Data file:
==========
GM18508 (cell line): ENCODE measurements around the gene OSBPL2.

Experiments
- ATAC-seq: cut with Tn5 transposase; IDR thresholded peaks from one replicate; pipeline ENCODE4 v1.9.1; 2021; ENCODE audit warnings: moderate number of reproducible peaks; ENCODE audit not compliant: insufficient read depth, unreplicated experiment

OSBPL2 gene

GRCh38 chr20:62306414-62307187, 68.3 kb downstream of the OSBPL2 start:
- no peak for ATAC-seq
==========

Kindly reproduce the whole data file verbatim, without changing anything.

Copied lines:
GM18508 (cell line): ENCODE measurements around the gene OSBPL2.

Experiments
- ATAC-seq: cut with Tn5 transposase; IDR thresholded peaks from one replicate; pipeline ENCODE4 v1.9.1; 2021; ENCODE audit warnings: moderate number of reproducible peaks; ENCODE audit not compliant: insufficient read depth, unreplicated experiment

OSBPL2 gene

GRCh38 chr20:62306414-62307187, 68.3 kb downstream of the OSBPL2 start:
- no peak for ATAC-seq